Education About Asia

(culture, history, art, marriage, etc...)

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Resources, Teaching Resources Essay

Engaging Inner-City Students in East Asian Studies: Martial Arts, Warriors, and Gender

For the past two years, I have taught high school students from urban schools in Chicago that were targeted by the University of Illinois at Chicago as a part of the Transforming Roadblocks into Opportunities (TRiO)Academic Support Program. Students who come from low-income families, families with no college graduates, or who are individuals with learning disabilities can participate in the program and may bring their brothers and sisters. My students are African-American and Hispanic, and the h...

Film Review Essay, Online Supplement

Shifting Gender Roles in Postwar Japan: The On-Screen Life of Actress Hara Setsuko

Hara Setsuko (born Aida Masae, 1920) is one of Japan’s most admired actresses from its golden age of cinema. During her twenty-eight-year career, spanning the mid-1930s to early 1960s, she appeared in over one hundred feature films. Best known for her portrayals of ordinary, middle-class women, Hara’s performances were anything but ordinary. With large, expressive eyes and striking features, her unforgettable depictions of women from all stages of life, including daughters, wives, mothers an...

Feature Article

Wu Zhao: Ruler of Tang Dynasty China

An Effective but Controversial Ruler Wu Zhao (624–705), also known as Empress Wu Zetian, was the first and only woman emperor of China. With her exceptional intelligence, extraordinary competence in politics, and inordinate ambition, she ruled as the “Holy and Divine Emperor” of the Second Zhou Dynasty (690–705) for fifteen years. Her remarkable political leadership is recognized and is comparable in some ways to other notable women in later periods of world history, such as Joan of Arc...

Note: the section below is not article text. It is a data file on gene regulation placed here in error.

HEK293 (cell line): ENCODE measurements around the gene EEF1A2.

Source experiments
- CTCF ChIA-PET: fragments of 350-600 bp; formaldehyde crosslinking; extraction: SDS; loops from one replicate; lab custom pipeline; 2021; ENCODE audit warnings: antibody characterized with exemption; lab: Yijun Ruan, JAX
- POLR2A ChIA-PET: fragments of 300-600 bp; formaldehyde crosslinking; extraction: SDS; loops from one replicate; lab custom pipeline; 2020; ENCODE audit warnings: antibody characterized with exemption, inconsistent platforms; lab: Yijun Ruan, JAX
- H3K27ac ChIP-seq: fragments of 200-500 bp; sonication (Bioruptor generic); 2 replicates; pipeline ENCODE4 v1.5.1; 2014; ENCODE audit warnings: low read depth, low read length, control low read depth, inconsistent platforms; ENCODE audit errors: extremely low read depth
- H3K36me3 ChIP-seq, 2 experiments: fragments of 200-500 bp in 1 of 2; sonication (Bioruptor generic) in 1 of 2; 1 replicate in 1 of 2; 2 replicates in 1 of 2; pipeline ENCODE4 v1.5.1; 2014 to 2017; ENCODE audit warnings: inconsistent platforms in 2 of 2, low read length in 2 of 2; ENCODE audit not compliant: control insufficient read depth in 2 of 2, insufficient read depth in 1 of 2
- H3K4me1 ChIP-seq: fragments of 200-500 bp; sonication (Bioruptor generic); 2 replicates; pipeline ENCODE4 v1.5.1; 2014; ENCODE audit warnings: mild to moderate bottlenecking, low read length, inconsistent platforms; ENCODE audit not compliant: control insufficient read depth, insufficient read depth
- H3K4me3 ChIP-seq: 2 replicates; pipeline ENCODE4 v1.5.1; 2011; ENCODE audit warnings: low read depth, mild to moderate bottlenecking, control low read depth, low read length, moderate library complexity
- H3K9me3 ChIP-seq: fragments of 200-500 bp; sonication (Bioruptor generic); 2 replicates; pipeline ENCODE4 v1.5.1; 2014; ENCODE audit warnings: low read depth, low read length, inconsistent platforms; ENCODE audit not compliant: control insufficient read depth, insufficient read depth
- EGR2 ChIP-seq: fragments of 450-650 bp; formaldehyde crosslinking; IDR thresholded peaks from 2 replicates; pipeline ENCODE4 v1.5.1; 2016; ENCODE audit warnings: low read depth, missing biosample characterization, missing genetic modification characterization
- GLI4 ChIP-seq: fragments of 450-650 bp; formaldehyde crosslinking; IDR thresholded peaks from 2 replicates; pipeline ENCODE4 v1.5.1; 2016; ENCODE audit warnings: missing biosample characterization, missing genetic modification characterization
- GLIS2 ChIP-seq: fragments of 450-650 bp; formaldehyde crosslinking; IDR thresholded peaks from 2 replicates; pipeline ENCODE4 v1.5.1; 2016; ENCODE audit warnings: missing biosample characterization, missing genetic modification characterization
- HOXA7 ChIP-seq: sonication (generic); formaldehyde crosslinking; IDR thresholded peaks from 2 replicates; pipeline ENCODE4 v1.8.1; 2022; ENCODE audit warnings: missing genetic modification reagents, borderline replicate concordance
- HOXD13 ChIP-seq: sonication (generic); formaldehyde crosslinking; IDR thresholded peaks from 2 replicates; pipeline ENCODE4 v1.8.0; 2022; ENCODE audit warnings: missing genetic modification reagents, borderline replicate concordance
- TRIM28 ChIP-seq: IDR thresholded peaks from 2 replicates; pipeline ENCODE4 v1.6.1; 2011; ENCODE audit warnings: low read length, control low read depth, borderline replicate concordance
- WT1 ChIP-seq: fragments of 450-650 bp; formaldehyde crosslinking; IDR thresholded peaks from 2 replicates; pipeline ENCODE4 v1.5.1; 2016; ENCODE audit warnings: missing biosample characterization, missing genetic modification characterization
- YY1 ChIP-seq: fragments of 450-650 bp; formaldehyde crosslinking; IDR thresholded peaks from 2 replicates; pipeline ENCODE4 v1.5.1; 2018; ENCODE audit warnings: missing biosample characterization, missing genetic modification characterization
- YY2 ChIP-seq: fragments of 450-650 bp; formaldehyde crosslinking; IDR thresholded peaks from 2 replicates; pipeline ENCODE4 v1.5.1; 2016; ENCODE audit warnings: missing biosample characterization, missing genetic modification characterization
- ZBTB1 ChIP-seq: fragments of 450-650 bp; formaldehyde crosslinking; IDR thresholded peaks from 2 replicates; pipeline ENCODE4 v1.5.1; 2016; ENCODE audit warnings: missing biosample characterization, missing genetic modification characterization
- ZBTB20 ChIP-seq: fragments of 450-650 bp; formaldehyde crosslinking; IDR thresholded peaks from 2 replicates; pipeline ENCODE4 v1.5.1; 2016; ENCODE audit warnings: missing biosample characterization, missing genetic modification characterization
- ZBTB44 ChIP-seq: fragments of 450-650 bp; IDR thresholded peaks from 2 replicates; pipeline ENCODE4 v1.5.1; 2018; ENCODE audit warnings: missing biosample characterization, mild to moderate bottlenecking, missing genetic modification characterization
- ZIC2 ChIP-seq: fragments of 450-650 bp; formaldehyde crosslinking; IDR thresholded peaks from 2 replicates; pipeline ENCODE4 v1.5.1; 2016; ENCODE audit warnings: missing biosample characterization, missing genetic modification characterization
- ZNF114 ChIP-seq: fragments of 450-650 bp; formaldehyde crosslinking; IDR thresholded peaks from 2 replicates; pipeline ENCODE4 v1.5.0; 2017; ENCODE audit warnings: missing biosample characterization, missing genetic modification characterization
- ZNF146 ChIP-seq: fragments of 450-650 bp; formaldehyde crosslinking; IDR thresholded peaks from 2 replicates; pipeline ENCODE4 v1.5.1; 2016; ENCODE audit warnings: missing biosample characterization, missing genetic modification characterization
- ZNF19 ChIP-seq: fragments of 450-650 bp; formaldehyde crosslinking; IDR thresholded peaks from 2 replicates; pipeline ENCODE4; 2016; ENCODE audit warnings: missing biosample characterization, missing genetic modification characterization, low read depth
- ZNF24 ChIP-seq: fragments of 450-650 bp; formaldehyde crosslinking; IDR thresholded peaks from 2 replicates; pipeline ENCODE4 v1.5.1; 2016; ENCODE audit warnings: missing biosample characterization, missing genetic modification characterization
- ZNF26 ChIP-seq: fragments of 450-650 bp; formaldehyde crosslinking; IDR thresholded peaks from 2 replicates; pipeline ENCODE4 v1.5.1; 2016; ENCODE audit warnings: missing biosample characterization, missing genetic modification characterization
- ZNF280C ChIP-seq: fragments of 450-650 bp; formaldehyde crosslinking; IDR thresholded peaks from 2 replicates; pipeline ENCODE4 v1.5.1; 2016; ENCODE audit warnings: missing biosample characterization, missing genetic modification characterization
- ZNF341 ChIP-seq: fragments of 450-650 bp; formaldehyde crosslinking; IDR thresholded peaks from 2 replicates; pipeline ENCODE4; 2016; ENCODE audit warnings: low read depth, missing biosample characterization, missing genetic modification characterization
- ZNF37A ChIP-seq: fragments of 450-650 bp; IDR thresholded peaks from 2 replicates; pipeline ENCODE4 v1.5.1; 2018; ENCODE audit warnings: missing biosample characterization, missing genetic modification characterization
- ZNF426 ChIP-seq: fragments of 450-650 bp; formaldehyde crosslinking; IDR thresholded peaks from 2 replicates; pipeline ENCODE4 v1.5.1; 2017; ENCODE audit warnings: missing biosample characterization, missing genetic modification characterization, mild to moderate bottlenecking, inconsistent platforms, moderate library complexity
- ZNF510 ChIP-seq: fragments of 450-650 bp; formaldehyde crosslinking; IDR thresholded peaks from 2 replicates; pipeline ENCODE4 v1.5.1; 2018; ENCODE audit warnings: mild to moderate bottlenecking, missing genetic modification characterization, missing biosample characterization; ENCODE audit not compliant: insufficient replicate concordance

Resources, Teaching Resources Essay

The Appropriated Geisha: Using Their Role to Discuss Japanese History, Cultural Appropriation, and Orientalism

Moving beyond Facebook to the Internet communities of Snapchat, Instagram, Twitter, and Tumblr, students would leave older forms of media behind. Or such is their conviction. Of course, previous generations have purported to break ground where their predecessors failed to sow, and sometimes they really do. What is dramatically clear from a perusal of these new forms of social media is what consumes student thought. Certainly some of the topics one finds are of little import, but others are insta...

Feature Article

Activism and Women’s Rights in India

People around the world watched as thousands took to the streets in New Delhi in December 2012 following the gang rape of twenty-three-year-old physiotherapy student Jyoti Pandey. While similar protests were held in other metropolitan cities across the country, the protests in Delhi became so intense that the government imposed a curfew and sanctioned the use of force by its riot police. Domestic as well as international media coverage of these events helped fuel public outrage. The protesters m...

Book Review, Resources

Daughters of the Samurai: A Journey from East to West and Back

Deep in the western suburbs of Tokyo in the city of Kodaira lies Tsuda College, a private school of about 2,500 students where, since its founding in 1900, female students have received a broad education in the liberal arts and languages. It is a beautiful, leafy campus with an abundance of impressive trees and flowers. It is a rare treat to visit in late March or early April, when the cherry trees are in full bloom. My own school, Mary Baldwin University, has a long tradition of receiving excha...

Resources, Teaching Resources Essay

Asia’s Missing Millions: How Policy and Social Pressure Made Millions of Women Disappear

In 1990, Nobel Prize-winning Indian economist Amartya Sen noticed something remarkable. By his count, there were approximately 100 million “missing women” in Asia. They hadn’t been kidnapped or stolen or died as the victims of a female-specific plague or war . . . Yet a population equivalent to every single girl and woman in the United Kingdom, France, and Italy was missing. Using records collected by governments, Sen observed that relative to the number of men, there were far too few wome...

Feature Article

India:“The Emergency” and the Politics of Mass Sterilization

Overpopulation has been India’s major concern for almost five decades. In June 2017, the United Nations reported that India’s population will rise to 1.5 billion by 2050. In order to limit its population growth rate, India has been using sterilization as a method of population control since 1951. According to the United Nations, India alone was responsible for 37 percent of the world’s female sterilization in 2011. Although sterilization has produced the desired outcome—fertility rates d...